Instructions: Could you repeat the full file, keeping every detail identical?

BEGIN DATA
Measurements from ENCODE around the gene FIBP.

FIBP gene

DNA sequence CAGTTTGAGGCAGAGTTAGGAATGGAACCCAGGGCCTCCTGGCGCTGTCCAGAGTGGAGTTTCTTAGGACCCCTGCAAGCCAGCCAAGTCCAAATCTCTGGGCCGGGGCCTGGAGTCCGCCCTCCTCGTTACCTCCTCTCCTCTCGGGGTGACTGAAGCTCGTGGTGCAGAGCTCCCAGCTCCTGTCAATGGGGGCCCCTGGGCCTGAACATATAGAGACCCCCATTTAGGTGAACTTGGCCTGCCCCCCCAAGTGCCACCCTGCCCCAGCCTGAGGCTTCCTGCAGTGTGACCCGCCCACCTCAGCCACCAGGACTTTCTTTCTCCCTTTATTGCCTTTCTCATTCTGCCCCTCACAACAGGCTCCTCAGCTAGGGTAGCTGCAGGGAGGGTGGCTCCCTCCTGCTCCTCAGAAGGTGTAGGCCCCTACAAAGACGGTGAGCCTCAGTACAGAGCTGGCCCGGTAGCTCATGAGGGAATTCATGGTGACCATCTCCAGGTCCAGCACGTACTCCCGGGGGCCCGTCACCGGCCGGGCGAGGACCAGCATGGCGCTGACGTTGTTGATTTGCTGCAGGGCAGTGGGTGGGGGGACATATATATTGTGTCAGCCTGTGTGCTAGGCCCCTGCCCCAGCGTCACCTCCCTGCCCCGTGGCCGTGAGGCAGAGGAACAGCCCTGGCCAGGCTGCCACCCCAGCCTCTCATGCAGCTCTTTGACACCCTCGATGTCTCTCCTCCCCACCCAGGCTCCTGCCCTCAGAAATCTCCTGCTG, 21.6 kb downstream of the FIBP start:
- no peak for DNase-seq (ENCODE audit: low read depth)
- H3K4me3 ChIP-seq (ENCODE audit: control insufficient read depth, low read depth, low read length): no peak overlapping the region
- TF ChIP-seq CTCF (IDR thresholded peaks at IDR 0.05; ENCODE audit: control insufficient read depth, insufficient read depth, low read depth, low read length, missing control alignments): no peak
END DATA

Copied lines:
Measurements from ENCODE around the gene FIBP.

FIBP gene

DNA sequence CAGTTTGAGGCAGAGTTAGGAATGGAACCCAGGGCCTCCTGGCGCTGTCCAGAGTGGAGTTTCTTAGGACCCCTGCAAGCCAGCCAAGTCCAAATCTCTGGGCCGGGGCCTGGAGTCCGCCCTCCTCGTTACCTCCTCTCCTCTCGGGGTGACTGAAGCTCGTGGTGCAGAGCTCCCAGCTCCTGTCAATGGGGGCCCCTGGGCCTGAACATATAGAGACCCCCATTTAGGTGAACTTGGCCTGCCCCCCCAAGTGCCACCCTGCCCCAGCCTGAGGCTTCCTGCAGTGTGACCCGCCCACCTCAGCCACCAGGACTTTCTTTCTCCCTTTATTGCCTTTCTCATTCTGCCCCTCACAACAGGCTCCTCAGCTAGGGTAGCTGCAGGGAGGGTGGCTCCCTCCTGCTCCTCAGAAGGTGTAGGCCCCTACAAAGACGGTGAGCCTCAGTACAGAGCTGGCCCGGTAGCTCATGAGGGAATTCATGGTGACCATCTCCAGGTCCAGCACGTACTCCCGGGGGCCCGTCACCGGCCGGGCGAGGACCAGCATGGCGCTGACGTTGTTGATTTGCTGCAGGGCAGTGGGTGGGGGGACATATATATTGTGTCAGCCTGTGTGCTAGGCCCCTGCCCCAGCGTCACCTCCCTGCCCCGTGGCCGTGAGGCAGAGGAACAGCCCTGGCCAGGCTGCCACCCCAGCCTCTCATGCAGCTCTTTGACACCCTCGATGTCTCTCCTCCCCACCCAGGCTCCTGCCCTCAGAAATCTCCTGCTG, 21.6 kb downstream of the FIBP start:
- no peak for DNase-seq (ENCODE audit: low read depth)
- H3K4me3 ChIP-seq (ENCODE audit: control insufficient read depth, low read depth, low read length): no peak overlapping the region
- TF ChIP-seq CTCF (IDR thresholded peaks at IDR 0.05; ENCODE audit: control insufficient read depth, insufficient read depth, low read depth, low read length, missing control alignments): no peak